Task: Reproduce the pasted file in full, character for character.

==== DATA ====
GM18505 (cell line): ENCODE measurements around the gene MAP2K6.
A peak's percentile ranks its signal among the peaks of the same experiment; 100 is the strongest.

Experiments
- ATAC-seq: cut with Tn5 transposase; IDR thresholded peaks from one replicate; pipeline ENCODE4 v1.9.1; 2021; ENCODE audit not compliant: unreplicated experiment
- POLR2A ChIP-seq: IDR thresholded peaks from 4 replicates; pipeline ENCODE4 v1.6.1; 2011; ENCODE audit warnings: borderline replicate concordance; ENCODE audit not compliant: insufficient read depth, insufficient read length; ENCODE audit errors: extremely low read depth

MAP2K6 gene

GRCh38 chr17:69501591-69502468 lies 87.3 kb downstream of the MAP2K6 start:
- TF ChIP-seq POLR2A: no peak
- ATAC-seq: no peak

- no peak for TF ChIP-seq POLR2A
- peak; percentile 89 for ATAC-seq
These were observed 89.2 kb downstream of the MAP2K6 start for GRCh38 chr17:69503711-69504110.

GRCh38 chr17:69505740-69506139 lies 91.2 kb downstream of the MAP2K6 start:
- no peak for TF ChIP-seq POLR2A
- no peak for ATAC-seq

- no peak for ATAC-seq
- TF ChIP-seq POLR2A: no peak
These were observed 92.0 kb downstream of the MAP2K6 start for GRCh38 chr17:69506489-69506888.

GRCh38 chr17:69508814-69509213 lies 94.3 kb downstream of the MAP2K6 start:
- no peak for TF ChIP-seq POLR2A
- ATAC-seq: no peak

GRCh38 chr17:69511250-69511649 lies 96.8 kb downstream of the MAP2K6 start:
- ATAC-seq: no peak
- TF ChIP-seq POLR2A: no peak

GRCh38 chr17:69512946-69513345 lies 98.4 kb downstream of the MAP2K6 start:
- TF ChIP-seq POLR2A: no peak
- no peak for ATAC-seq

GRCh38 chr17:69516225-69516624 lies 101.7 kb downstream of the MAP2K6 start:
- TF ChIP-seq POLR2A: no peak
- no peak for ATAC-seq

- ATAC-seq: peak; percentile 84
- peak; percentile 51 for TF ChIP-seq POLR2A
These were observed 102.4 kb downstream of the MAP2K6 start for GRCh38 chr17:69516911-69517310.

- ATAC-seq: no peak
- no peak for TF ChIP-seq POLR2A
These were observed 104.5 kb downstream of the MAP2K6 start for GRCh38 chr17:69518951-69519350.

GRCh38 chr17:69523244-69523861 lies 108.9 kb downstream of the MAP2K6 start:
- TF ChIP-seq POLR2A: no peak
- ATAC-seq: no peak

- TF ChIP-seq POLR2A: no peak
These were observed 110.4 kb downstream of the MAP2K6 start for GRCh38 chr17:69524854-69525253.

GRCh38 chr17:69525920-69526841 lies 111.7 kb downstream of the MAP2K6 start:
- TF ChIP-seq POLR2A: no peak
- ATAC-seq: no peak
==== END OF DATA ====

GM18505 (cell line): ENCODE measurements around the gene MAP2K6.
A peak's percentile ranks its signal among the peaks of the same experiment; 100 is the strongest.

Experiments
- ATAC-seq: cut with Tn5 transposase; IDR thresholded peaks from one replicate; pipeline ENCODE4 v1.9.1; 2021; ENCODE audit not compliant: unreplicated experiment
- POLR2A ChIP-seq: IDR thresholded peaks from 4 replicates; pipeline ENCODE4 v1.6.1; 2011; ENCODE audit warnings: borderline replicate concordance; ENCODE audit not compliant: insufficient read depth, insufficient read length; ENCODE audit errors: extremely low read depth

MAP2K6 gene

GRCh38 chr17:69501591-69502468 lies 87.3 kb downstream of the MAP2K6 start:
- TF ChIP-seq POLR2A: no peak
- ATAC-seq: no peak

- no peak for TF ChIP-seq POLR2A
- peak; percentile 89 for ATAC-seq
These were observed 89.2 kb downstream of the MAP2K6 start for GRCh38 chr17:69503711-69504110.

GRCh38 chr17:69505740-69506139 lies 91.2 kb downstream of the MAP2K6 start:
- no peak for TF ChIP-seq POLR2A
- no peak for ATAC-seq

- no peak for ATAC-seq
- TF ChIP-seq POLR2A: no peak
These were observed 92.0 kb downstream of the MAP2K6 start for GRCh38 chr17:69506489-69506888.

GRCh38 chr17:69508814-69509213 lies 94.3 kb downstream of the MAP2K6 start:
- no peak for TF ChIP-seq POLR2A
- ATAC-seq: no peak

GRCh38 chr17:69511250-69511649 lies 96.8 kb downstream of the MAP2K6 start:
- ATAC-seq: no peak
- TF ChIP-seq POLR2A: no peak

GRCh38 chr17:69512946-69513345 lies 98.4 kb downstream of the MAP2K6 start:
- TF ChIP-seq POLR2A: no peak
- no peak for ATAC-seq

GRCh38 chr17:69516225-69516624 lies 101.7 kb downstream of the MAP2K6 start:
- TF ChIP-seq POLR2A: no peak
- no peak for ATAC-seq

- ATAC-seq: peak; percentile 84
- peak; percentile 51 for TF ChIP-seq POLR2A
These were observed 102.4 kb downstream of the MAP2K6 start for GRCh38 chr17:69516911-69517310.

- ATAC-seq: no peak
- no peak for TF ChIP-seq POLR2A
These were observed 104.5 kb downstream of the MAP2K6 start for GRCh38 chr17:69518951-69519350.

GRCh38 chr17:69523244-69523861 lies 108.9 kb downstream of the MAP2K6 start:
- TF ChIP-seq POLR2A: no peak
- ATAC-seq: no peak

- TF ChIP-seq POLR2A: no peak
These were observed 110.4 kb downstream of the MAP2K6 start for GRCh38 chr17:69524854-69525253.

GRCh38 chr17:69525920-69526841 lies 111.7 kb downstream of the MAP2K6 start:
- TF ChIP-seq POLR2A: no peak
- ATAC-seq: no peak